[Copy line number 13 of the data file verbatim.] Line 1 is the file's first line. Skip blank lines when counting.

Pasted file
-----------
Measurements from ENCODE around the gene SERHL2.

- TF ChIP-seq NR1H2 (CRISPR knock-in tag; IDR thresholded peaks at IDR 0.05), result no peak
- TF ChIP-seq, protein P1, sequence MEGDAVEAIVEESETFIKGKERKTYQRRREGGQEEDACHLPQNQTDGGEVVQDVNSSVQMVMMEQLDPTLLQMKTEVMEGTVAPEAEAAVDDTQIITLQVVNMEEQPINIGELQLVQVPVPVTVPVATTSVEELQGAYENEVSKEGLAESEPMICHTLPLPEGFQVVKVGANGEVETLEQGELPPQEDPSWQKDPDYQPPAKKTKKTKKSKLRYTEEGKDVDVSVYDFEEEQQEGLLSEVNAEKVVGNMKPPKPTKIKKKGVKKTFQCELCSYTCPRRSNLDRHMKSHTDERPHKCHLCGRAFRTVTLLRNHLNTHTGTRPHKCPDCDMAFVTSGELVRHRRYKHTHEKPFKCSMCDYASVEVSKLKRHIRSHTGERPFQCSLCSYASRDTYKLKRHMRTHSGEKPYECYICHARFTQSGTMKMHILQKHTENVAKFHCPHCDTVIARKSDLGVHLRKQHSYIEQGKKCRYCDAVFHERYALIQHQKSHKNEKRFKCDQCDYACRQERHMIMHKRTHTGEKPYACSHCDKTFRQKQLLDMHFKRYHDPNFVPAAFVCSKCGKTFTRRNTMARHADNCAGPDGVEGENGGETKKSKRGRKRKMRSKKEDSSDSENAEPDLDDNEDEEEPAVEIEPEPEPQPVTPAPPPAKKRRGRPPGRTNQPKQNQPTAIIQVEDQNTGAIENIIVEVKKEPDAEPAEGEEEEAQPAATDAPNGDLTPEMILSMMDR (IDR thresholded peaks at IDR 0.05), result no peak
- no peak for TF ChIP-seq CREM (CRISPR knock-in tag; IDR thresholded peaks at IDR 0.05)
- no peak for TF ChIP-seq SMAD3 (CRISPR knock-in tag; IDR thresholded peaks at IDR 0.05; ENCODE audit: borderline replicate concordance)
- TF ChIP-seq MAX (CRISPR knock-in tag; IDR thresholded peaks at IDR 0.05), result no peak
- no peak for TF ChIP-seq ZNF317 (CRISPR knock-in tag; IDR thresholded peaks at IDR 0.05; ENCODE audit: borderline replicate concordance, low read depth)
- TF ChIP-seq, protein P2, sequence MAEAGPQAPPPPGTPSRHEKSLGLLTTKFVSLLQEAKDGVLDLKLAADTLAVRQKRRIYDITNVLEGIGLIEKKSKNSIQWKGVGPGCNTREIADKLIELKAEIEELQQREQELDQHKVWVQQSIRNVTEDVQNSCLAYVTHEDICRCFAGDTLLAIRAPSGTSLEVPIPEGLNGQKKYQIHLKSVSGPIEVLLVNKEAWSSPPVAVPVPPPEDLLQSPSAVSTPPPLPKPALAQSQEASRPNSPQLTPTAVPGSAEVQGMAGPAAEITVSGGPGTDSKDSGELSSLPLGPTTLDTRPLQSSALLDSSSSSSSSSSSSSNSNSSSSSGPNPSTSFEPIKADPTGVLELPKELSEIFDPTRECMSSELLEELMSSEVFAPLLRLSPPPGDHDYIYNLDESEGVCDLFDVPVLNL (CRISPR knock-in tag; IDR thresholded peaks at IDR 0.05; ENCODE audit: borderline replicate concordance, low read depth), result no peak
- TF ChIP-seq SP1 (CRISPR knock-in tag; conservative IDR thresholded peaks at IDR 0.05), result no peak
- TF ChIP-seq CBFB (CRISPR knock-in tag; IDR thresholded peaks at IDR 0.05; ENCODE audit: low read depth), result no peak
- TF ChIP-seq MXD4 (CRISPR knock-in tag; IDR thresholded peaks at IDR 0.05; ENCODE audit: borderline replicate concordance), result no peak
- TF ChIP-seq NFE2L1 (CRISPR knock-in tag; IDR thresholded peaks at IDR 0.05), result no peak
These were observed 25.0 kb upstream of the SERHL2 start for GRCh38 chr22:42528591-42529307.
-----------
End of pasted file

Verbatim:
These were observed 25.0 kb upstream of the SERHL2 start for GRCh38 chr22:42528591-42529307.